As editor of Preaching, I have the opportunity each year to see many outstanding books on preaching as well as books relating to other ministry topics. Since our Associate Editor, Al Mohler, writes our book reviews (and does an excellent job with them, if I may share my biased viewpoint), I confine myself to writing the occasional Book Notes following the reviews, as well as evaluating books for possible excerpts for publication.
Since this is the annual books issue of Preaching, I’ve decided to take advantage of my editorial privilege and share some additional titles that have come across my desk recently and which are not already cited in the major books survey found earlier in this issue.
I have a particular fondness for books relating to preaching, and publishers are now providing a flood of such titles — far more than we can adequately cover in our regular reviews. One book which wins my award for best title is Surviving the Sermon by David J. Schlafer (Boston: Cowley Publications, 1992). Though written as “a guide to preaching for those who have to listen,” those who preach will find some useful insights that may make us more effective in preaching the gospel to “those who have to listen.”
A couple of good books published by Chalice Press (the new name for CBP Press of St. Louis) are Preaching for Growth by Ronald J. Allen of Christian Theological Seminary (one of his sermons is published in this issue) and Biblical Preaching: How to Find and Remove the Barriers by Richard C. White of Lexington Theological Seminary. Both are written from a mainline perspective (Allen and White both teach homiletics in Disciples of Christ seminaries), and each is well-written and worthy of attention.
Frankly, I don’t buy a lot of books these days — my budget for more shelves is long since exhausted — but I do love to browse in bookstores. Visiting with a helpful bookseller the other day, I was introduced to William Watley, pastor of St. James A.M.E. Church in Newark, New Jersey, and author of several books of sermons published by Judson Press. They were recommended so strongly that I broke down and bought one, From Mess to Miracle. It turns out I’ve become a Watley fan as well, and I recommend his sermon books to you.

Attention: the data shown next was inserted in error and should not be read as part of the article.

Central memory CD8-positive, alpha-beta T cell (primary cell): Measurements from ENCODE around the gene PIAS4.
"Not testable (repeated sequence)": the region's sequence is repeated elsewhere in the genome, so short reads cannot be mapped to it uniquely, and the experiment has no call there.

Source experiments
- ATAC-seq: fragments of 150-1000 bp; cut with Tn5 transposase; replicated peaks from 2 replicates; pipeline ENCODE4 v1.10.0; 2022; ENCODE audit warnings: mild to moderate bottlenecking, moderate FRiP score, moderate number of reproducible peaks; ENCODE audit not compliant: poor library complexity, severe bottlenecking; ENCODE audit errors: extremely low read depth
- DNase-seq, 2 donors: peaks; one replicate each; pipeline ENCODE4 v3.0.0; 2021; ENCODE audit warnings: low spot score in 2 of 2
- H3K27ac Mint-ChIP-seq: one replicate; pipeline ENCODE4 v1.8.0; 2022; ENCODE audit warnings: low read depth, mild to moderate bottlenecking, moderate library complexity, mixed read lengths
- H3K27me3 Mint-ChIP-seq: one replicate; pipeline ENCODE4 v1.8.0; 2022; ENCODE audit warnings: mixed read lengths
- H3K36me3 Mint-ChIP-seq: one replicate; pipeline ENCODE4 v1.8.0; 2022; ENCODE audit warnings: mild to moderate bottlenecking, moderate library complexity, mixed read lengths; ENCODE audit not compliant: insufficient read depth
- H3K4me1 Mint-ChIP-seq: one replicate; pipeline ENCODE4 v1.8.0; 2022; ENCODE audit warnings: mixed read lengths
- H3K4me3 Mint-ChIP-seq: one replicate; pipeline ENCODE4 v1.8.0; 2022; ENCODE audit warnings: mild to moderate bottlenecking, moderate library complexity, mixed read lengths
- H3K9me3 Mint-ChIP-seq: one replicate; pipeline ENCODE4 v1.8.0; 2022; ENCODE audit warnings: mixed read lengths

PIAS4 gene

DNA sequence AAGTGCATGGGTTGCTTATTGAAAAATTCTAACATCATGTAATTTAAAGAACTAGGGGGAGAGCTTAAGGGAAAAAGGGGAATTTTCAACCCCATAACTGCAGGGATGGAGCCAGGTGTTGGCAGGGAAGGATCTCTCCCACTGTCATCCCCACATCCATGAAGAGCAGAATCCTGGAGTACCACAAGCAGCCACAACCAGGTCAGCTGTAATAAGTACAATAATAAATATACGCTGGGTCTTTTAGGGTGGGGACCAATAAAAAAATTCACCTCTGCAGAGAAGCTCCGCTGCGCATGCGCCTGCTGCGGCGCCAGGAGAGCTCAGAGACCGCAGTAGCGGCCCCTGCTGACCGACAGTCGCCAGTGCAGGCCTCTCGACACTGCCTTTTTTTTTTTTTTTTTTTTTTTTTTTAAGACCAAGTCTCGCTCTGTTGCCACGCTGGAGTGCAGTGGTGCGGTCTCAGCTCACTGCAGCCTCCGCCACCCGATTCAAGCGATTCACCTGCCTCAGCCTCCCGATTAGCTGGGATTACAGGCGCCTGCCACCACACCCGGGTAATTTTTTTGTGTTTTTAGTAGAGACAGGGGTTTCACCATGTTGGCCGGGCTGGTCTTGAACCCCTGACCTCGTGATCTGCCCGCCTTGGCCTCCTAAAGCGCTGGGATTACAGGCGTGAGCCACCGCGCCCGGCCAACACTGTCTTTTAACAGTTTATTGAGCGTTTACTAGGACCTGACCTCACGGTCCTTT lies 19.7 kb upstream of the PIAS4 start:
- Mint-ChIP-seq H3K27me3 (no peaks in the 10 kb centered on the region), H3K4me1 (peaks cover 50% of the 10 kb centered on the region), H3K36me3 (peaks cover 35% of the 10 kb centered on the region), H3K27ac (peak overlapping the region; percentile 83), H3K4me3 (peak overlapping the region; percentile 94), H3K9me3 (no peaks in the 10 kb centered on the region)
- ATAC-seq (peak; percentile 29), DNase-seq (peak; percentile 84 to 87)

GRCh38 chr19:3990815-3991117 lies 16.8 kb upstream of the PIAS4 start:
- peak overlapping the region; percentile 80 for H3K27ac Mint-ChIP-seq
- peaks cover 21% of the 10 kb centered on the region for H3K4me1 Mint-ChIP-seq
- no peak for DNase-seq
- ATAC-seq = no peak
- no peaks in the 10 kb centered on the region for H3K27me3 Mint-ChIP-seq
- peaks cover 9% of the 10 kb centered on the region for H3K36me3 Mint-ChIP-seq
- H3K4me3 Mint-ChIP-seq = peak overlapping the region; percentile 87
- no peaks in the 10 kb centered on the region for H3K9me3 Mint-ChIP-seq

If you want to do some serious thinking about your own preaching, take a look at Speaking from the Heart: Preaching with Passion (Nashville: Abingdon Press, 1992) by Richard Ward of Emory’s Candler School of Theology. And Eugene L. Lowry will make you think about lectionary preaching in a new way in his new book, Living with the Lectionary: Preaching Through the Revised Common Lectionary (Abingdon, 1992).
Another interesting book for preachers is Handbook of Themes for Preaching, (Louisville: Westminster/John Knox, 1991), edited by James W. Cox and featuring articles by more than seventy writers who offer starting points and insights for a host of preaching themes, ranging from Anger and Addiction to Violence and Vocation.
Preachers need to understand their faith heritage, and Oxford professor Alister E. McGrath has written an excellent (and brief) volume that will help in that process. A Cloud of Witnesses (Grand Rapids: Zondervan, 1990) is a fascinating presentation of the thought of ten great Christian thinkers (Athanasius, Augustine, Anselm, Aquinas, Luther, Zwingli, Calvin, Edwards, Barth, and C. S. Lewis).
If you are a pastor and can only read one book this year, it should be The Seven-Day-a-Week Church by Lyle E. Schaller (Abingdon, 1992). Schaller continues to be one of the most insightful writers in the church today, and this book analyzes the significant changes taking place in today’s church — challenges faced by every pastor — and offers the benefit of Schaller’s perspective on what contributes to a healthy, growing church in the present environment. Once you start this one, you’ll have a hard time putting it down.

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About The Author

Michael Duduit is the founding publisher and editor of Preaching magazine. He is also the founding Dean of the new College of Christian Studies and Professor of Christian Ministry at Anderson University in Anderson, South Carolina. Michael is author and editor of several books, including the Handbook of Contemporary Preaching (Broadman & Holman Press), Joy in Ministry (Baker Books), Preaching With Power (Baker) and Communicate With Power (Baker). From 1996 until 2000 he served as editor of the Abingdon Preaching Annual series. His email newsletter, PreachingNow, is read each week by more than 40,000 pastors and church leaders in the U.S. and around the world. He is founder and director of the National Conference on Preaching and the International Congress on Preaching, which has been held in 1997 at Westminster Chapel in London, 2002 at the University of Edinburgh, Scotland, and 2007at Cambridge. He has been a pastor and associate pastor, has served a number of churches as interim pastor, and speaks regularly for churches, colleges and conferences.

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